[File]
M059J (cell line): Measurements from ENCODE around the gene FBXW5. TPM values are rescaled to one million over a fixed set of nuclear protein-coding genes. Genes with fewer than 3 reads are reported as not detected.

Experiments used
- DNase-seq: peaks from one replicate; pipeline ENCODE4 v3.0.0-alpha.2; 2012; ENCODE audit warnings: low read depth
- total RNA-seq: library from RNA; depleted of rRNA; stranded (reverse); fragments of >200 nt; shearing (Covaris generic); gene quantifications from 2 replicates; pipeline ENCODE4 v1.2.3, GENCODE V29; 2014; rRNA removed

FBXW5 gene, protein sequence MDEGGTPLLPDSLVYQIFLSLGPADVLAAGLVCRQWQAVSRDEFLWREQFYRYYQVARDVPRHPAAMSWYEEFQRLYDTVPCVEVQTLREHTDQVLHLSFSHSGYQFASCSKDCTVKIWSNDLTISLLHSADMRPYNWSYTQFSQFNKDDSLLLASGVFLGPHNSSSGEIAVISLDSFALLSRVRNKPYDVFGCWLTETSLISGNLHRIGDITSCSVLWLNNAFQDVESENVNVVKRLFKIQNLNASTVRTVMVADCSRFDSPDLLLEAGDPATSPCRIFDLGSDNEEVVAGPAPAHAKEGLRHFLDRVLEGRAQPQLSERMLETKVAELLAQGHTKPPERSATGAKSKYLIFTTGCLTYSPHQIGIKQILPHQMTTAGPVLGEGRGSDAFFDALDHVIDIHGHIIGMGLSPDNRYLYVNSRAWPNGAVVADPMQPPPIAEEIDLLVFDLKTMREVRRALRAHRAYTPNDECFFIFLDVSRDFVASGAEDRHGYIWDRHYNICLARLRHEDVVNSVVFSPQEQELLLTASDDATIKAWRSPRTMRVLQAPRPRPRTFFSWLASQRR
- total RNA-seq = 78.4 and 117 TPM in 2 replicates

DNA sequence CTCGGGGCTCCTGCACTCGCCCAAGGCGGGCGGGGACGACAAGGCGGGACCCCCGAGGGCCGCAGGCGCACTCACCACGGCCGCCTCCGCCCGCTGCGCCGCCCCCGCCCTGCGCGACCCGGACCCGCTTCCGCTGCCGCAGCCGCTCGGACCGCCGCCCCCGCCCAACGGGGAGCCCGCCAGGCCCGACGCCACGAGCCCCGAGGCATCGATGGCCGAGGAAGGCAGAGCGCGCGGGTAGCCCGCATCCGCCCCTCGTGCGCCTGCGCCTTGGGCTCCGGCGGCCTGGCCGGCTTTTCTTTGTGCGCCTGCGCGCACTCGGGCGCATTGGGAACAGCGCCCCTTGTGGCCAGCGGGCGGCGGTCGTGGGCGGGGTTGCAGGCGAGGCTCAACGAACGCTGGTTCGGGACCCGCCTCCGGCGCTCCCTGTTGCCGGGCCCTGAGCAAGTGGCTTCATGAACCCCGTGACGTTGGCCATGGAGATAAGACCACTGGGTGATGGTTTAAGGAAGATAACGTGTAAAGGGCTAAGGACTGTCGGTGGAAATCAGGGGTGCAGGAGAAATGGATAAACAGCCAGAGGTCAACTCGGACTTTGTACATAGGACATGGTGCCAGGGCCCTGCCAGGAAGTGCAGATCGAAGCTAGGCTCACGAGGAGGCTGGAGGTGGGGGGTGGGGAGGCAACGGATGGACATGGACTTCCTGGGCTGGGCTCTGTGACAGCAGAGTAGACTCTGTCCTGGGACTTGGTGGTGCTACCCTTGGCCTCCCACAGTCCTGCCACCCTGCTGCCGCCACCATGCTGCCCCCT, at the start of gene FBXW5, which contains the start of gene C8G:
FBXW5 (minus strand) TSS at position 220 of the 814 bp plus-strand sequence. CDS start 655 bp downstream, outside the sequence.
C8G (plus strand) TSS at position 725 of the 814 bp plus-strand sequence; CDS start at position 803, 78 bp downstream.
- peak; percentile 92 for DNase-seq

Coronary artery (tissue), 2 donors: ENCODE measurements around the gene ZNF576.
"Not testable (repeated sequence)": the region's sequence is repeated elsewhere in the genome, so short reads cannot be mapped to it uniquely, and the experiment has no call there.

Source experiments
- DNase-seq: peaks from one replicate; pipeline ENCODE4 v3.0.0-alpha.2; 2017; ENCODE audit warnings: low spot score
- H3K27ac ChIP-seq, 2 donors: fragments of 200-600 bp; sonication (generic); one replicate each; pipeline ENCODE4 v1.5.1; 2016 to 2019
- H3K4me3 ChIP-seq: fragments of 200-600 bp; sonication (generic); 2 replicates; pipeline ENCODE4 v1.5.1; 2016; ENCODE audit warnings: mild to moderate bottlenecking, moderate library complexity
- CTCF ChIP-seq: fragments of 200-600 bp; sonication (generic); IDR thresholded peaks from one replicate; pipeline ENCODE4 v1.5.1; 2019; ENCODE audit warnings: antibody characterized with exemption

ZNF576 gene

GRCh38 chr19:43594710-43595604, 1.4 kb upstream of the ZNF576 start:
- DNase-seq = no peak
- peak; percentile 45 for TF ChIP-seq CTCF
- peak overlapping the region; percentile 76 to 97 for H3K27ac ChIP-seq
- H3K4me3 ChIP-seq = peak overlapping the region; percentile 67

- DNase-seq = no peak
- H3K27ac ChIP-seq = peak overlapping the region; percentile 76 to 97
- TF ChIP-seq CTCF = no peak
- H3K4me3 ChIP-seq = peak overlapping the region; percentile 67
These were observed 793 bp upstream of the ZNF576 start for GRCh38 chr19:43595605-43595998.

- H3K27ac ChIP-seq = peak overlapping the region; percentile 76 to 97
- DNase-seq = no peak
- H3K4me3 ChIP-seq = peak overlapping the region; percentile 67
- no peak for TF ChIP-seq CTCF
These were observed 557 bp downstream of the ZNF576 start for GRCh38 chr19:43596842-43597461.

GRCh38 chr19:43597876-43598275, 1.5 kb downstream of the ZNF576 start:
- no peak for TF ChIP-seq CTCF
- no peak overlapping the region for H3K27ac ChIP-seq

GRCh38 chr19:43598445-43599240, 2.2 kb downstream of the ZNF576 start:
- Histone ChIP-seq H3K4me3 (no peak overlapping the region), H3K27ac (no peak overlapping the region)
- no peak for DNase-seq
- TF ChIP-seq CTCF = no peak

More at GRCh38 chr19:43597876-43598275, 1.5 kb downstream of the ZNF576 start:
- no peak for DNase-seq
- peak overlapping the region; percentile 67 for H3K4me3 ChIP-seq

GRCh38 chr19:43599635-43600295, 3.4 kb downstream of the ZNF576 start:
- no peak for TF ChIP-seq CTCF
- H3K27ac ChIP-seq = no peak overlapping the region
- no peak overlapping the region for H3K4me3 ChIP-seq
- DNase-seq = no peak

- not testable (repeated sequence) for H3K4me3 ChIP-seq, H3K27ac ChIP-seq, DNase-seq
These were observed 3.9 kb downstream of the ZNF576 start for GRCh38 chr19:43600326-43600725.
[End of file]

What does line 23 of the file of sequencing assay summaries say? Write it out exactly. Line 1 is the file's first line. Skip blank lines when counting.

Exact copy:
- H3K4me3 ChIP-seq = peak overlapping the region; percentile 67